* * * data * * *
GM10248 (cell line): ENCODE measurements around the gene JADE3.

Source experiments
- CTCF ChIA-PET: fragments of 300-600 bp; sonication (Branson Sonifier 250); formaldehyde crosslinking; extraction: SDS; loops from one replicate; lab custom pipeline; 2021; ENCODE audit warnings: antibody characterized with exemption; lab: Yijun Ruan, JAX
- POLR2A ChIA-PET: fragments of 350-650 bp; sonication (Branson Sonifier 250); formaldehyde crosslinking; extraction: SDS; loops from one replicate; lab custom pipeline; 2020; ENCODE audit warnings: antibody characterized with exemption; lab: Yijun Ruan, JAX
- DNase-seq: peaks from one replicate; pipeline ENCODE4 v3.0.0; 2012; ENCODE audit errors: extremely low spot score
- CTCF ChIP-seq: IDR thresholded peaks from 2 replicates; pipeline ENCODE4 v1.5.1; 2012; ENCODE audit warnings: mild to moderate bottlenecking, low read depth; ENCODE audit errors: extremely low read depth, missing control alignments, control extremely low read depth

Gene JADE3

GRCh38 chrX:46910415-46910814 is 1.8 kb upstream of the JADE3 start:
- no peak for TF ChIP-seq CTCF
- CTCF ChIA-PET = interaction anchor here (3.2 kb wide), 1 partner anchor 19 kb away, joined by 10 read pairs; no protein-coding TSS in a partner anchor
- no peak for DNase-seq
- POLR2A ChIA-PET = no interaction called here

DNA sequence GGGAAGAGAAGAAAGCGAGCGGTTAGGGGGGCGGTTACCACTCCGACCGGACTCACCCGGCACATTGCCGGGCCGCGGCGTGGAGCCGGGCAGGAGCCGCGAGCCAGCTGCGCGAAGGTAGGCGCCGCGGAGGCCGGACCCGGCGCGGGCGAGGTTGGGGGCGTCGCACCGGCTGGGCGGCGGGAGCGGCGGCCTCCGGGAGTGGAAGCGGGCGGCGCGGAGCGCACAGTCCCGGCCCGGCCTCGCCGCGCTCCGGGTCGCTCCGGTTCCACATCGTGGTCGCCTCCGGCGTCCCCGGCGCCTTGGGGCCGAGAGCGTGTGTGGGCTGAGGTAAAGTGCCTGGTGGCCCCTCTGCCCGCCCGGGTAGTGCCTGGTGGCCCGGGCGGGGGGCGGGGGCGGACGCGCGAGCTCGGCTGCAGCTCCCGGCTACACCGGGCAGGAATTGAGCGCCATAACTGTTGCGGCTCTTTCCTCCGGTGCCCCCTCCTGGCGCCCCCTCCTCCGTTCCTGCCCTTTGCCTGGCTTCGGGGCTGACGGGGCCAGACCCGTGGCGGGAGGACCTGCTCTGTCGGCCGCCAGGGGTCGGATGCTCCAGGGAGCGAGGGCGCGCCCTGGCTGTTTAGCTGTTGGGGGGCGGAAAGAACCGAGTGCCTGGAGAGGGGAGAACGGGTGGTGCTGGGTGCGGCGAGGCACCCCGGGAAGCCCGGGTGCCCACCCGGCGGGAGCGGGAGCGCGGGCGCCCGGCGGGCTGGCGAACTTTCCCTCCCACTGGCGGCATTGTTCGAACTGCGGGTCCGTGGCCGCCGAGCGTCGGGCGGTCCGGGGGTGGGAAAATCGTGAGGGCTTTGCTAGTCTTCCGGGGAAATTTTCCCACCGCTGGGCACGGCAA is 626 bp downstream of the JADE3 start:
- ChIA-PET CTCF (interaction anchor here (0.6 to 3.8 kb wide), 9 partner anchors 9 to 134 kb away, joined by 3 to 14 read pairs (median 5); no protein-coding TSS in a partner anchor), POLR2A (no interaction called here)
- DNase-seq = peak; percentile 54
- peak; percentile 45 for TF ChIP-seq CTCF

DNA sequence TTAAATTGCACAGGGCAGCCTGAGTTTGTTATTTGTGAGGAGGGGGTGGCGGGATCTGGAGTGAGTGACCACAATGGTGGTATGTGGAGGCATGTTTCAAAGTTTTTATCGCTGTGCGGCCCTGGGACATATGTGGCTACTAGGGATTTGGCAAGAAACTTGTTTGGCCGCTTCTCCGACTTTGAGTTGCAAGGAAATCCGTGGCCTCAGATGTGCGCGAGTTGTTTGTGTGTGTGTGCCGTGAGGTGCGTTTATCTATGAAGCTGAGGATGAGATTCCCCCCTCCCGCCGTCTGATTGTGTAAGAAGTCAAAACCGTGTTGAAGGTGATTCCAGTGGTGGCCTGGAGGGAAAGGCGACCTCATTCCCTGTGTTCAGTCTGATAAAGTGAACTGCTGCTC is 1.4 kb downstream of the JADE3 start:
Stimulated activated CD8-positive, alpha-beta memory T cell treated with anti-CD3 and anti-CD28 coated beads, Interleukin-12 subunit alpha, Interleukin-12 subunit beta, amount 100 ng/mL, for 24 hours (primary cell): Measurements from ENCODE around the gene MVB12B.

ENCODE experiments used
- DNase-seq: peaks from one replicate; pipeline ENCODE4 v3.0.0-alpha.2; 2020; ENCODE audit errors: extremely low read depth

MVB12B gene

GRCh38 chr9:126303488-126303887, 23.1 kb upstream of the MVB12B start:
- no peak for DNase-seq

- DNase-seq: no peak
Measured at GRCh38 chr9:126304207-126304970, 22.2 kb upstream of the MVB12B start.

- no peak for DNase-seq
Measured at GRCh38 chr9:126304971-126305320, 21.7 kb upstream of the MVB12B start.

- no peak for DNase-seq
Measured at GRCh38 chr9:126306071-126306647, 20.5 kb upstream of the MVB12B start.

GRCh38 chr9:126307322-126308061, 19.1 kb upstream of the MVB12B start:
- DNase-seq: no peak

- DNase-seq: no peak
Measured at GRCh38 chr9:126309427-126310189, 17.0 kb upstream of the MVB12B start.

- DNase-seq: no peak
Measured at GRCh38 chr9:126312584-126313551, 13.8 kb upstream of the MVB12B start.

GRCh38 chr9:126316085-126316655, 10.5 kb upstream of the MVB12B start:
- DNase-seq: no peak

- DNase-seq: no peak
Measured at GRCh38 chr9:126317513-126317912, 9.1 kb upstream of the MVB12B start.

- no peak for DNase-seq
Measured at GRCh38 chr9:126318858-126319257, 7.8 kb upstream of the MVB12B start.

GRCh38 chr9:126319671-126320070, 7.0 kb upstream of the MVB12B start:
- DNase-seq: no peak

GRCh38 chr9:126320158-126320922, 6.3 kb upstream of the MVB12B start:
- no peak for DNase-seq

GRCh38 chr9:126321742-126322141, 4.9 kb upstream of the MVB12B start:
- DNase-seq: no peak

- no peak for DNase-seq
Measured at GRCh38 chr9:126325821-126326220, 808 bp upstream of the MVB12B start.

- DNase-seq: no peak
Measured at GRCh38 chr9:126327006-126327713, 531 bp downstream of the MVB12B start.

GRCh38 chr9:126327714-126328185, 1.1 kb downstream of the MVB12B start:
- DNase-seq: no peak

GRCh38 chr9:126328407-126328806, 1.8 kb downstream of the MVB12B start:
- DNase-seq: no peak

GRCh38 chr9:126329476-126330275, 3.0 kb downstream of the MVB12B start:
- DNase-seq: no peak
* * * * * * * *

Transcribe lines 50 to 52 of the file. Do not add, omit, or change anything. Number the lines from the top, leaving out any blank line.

- DNase-seq: no peak
Measured at GRCh38 chr9:126327006-126327713, 531 bp downstream of the MVB12B start.

GRCh38 chr9:126327714-126328185, 1.1 kb downstream of the MVB12B start: